The growing chorus of voices demanding the Confederate flag be removed from its place of honor at the South Carolina State House gained a prominent new voice on Saturday in Mitt Romney.
Romney, the former Massachusetts governor who ran for president in 2008 and 2012, called for the removal of the Confederate flag as a way to honor the nine victims who were gunned down Wednesday during Bible study at a historic black church in Charleston, South Carolina.
In the wake of the shooting, both state leaders and activists have demanded the Confederate flag — long regarded by many as a symbol of racial segregation — be removed from the capitol building, where it flew at its full height even as the South Carolina and U.S. flags were lowered to half-mast.
But this isn't the first time the former Massachusetts governor has publicly demanded the flag come down.
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"That's not a flag I recognize," Romney said during a 2007 debate. "That flag, frankly, is divisive, and it shouldn't be shown."
Current Republican presidential candidate and former Florida governor Jeb Bush also waded into the conversation on Twitter Saturday afternoon, releasing a statement about the removal of the flag.
Bush acknowledged that South Carolina is enduring a "sensitive" time in the wake of the killings, but said he is "confident" the state will do the right thing.
Bush had the Confederate flag removed from the Florida state capitol building in 2001, according to the St. Petersburg Times.
The comments from Bush and Romney effectively challenge the rest of the GOP presidential field to take a stand. Aside from Bush, none have publicly supported to take down the Confederate flag or condemn its racist implications in South Carolina.
Lindsey Graham, a Republican presidential candidate and U.S. senator from South Carolina, said the problem lies with the alleged gunman, Dylann Roof, not the flag.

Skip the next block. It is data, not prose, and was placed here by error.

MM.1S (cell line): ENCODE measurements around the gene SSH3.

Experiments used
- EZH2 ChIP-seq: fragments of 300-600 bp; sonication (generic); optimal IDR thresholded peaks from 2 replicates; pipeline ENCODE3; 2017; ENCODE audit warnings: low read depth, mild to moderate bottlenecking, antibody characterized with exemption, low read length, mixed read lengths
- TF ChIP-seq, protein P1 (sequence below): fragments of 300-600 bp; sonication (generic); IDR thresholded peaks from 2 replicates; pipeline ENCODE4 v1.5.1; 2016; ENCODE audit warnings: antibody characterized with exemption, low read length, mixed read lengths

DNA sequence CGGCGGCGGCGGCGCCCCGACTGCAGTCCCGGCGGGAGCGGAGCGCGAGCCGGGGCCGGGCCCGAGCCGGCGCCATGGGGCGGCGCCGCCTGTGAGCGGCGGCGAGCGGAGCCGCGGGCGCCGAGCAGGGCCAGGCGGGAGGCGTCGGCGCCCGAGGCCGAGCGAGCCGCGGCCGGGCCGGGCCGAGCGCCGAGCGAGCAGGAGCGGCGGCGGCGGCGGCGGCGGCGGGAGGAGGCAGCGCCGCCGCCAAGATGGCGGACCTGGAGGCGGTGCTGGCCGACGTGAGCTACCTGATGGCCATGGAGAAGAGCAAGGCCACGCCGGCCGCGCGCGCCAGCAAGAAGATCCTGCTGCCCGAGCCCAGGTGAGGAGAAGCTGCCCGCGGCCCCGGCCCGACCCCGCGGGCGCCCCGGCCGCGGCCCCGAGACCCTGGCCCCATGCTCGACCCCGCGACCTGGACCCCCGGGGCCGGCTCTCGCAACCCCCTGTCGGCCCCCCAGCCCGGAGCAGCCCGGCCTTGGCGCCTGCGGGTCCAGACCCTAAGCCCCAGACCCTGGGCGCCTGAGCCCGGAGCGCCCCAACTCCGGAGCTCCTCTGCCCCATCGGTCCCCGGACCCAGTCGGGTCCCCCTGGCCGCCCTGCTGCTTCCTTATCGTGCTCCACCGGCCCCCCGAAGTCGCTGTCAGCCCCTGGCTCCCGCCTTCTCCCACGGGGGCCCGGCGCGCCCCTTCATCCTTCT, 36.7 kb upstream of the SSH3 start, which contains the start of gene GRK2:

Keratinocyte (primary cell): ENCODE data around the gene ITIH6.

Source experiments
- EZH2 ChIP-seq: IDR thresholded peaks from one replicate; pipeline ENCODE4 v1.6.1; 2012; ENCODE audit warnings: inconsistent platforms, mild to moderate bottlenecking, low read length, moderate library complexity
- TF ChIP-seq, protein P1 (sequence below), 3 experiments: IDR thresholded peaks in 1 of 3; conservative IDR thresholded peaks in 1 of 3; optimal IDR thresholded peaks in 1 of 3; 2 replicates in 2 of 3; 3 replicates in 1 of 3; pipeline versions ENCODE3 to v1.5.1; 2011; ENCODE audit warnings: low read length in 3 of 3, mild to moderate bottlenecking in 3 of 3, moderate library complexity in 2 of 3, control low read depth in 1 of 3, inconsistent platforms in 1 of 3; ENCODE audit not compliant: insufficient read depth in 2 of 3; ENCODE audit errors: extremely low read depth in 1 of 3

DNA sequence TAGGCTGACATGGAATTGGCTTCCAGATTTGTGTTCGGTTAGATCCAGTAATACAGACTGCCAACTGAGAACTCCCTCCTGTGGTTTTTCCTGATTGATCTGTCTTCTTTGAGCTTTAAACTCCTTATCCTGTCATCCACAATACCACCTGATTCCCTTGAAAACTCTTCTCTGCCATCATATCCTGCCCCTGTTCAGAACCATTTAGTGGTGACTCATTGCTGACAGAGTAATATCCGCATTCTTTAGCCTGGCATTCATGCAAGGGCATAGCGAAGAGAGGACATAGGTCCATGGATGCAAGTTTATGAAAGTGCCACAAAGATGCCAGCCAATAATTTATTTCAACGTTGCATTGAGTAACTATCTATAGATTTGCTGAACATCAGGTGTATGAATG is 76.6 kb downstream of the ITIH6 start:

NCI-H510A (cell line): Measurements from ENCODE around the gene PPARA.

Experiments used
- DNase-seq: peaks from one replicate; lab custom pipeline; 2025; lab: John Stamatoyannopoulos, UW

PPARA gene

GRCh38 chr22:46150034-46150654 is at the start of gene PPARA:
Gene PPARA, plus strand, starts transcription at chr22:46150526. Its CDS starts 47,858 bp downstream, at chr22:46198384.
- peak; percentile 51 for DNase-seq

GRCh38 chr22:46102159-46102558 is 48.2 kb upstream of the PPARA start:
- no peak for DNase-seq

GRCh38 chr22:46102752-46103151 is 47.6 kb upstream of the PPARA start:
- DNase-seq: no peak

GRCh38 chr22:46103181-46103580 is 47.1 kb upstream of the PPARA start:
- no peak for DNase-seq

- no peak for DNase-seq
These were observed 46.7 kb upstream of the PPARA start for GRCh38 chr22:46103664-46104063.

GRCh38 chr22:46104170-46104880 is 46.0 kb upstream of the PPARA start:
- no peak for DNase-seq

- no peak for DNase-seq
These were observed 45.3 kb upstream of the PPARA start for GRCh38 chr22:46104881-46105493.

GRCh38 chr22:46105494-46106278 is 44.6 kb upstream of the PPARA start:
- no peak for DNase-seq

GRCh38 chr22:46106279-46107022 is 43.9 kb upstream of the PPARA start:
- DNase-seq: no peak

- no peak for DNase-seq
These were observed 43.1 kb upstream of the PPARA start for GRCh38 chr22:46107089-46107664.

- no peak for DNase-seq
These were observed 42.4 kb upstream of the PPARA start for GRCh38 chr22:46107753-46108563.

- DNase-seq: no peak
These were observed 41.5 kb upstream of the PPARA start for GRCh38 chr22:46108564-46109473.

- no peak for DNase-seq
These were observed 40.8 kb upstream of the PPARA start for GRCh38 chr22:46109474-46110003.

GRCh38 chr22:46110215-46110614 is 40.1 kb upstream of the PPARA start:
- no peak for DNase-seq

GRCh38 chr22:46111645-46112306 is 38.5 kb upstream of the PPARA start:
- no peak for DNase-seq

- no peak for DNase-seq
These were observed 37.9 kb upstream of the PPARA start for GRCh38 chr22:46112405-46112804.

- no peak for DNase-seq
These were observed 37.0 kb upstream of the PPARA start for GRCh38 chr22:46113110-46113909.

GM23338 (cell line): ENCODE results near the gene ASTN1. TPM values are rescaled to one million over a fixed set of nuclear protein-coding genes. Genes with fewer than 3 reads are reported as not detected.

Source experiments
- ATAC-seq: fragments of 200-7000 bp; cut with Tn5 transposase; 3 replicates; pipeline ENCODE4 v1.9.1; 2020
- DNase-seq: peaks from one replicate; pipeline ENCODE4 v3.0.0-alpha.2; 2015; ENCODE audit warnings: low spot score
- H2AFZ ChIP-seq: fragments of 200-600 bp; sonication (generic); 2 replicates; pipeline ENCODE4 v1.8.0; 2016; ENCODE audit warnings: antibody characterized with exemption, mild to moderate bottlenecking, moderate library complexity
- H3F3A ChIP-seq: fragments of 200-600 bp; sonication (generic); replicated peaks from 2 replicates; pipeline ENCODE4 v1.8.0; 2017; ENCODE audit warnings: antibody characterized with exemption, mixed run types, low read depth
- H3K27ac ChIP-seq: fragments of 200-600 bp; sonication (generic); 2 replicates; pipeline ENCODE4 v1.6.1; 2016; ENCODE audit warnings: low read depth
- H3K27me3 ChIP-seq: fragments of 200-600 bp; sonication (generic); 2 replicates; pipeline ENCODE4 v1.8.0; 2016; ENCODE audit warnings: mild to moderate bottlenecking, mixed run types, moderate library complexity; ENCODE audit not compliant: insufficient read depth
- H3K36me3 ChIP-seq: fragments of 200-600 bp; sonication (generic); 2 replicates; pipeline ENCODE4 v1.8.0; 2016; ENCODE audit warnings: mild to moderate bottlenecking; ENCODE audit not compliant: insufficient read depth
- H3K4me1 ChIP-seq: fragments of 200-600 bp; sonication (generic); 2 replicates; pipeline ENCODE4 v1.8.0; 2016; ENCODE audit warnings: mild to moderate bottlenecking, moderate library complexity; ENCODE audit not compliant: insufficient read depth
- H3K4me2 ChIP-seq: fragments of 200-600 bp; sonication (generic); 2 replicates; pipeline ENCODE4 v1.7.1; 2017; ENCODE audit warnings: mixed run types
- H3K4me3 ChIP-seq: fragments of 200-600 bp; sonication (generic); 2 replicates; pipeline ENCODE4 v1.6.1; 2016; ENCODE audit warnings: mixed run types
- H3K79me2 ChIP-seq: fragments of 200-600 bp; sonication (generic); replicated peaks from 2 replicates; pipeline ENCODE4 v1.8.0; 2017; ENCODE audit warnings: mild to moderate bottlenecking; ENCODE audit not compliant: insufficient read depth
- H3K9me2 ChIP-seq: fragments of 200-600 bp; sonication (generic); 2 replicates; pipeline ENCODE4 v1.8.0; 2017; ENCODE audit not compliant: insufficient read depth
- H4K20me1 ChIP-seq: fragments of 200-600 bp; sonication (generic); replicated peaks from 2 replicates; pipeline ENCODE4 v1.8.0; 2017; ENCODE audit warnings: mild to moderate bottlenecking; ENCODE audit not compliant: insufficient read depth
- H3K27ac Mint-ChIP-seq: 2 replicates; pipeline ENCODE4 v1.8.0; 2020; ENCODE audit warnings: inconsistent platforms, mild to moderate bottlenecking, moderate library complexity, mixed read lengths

Republican candidate, Mike Huckabee, told NBC's "Meet the Press", that the issue of the Confederate flag is not a question that "has anything to do whatsoever with running for president".
Huckabee continued, "I don't personally display it anywhere. So it's not an issue for me. That's an issue for the people of South Carolina."
Roof had adorned the front of his car with an image of the Confederate flag, and wore clothes adorned with historic flags of nations like Rhodesia, which practiced state-sponsored racial segregation. Investigators say Roof was a devout white supremacist who wanted to start a race war.
Supporters of the flag, like Lee Wilson, vice president of the Confederate Heritage Trust in South Carolina, argue that the flag is a part of the South's heritage and is an important part of Civil War history. But South Carolina State. Rep. Christopher Hart disagrees.
"I'm a product of the South. Whose heritage is it? It's not my heritage. It's not Southern to me," Hart told NBC News. "There were hundreds of black soldiers in the Civil War, but you don't see black people walking around with Confederate flags now."
Rep. James Clyburn, a prominent black member of Congress, sided with Hart. "It's long past time, and I think that we ought to remove it," Clyburn said. "Not because of what happened in Charleston, because it has no place having any appearance of sovereignty."
In the wake of the attack at the Emanuel African Methodist Episcopal Church — for centuries an iconic symbol of African-American culture and religious life — President Obama pointedly stated that the Confederate flag belongs in a museum.
"Racism remains a blight that we must combat together," the president said in a speech at the U.S. Conference of Mayors on Friday, in which he decried racial violence and called for a national debate on gun regulations.
Activists set fire to two Confederate flags near the Liberty Bell in Old City, Philadelphia on Saturday as a response to the Charleston massacre.
“That flag, to us, says terrorism. It’s a slap in the face to those folks that were murdered,” activist Mannwell Glenn told NBC Philadelphia.
For now, the Confederate flag at the statehouse is still flying full-staff because the only group legally allowed to make changes to the flag's status, South Carolina's General Assembly, is out of session. State law requires any changes on how the flag is flown to be approved by lawmakers, but the General Assembly must wait until January to take up the issue.